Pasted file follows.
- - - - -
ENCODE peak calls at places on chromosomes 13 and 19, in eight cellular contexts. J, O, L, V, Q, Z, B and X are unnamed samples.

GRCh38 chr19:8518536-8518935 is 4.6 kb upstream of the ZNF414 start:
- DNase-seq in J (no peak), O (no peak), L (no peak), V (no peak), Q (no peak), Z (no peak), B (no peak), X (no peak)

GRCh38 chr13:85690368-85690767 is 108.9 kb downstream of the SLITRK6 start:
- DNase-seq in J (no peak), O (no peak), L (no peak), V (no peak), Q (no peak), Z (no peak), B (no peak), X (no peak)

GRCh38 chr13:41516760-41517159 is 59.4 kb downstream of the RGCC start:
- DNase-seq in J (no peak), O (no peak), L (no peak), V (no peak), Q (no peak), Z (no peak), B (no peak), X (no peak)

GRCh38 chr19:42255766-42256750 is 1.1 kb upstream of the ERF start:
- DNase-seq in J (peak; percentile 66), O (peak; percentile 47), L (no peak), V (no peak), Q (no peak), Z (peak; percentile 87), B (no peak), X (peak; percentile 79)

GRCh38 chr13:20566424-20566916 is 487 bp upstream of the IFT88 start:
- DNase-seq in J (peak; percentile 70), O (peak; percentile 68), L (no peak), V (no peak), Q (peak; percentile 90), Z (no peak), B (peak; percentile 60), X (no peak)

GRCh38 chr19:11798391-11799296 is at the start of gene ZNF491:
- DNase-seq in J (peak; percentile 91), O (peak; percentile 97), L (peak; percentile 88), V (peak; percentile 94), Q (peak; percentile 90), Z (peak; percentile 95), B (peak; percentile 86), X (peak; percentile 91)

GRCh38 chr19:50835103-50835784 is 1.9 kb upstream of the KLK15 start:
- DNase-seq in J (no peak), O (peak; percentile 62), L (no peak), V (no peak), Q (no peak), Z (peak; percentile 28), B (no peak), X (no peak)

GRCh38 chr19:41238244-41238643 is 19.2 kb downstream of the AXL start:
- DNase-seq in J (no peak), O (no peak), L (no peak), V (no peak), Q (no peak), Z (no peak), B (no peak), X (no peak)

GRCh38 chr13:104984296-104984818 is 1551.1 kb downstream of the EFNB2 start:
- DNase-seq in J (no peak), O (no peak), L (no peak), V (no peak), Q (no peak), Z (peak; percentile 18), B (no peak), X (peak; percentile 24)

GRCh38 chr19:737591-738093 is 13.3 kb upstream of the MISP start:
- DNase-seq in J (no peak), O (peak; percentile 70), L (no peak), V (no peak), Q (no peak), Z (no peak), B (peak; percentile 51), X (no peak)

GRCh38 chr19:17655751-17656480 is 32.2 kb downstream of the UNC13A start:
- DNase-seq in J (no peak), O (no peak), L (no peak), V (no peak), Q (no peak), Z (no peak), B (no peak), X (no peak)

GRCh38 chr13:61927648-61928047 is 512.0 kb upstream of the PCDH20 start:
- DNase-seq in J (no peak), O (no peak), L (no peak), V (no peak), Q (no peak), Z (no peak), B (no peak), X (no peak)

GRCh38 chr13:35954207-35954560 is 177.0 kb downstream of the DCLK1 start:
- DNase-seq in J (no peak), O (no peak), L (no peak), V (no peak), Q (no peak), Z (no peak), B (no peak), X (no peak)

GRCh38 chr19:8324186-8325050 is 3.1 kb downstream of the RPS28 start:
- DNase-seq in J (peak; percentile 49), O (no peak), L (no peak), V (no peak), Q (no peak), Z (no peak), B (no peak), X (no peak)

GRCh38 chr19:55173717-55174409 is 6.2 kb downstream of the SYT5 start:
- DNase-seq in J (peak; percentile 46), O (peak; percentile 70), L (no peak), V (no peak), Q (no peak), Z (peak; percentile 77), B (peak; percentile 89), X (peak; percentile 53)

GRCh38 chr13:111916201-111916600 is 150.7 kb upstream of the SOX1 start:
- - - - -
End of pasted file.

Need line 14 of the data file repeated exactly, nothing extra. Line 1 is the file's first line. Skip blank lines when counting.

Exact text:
GRCh38 chr19:50835103-50835784 is 1.9 kb upstream of the KLK15 start: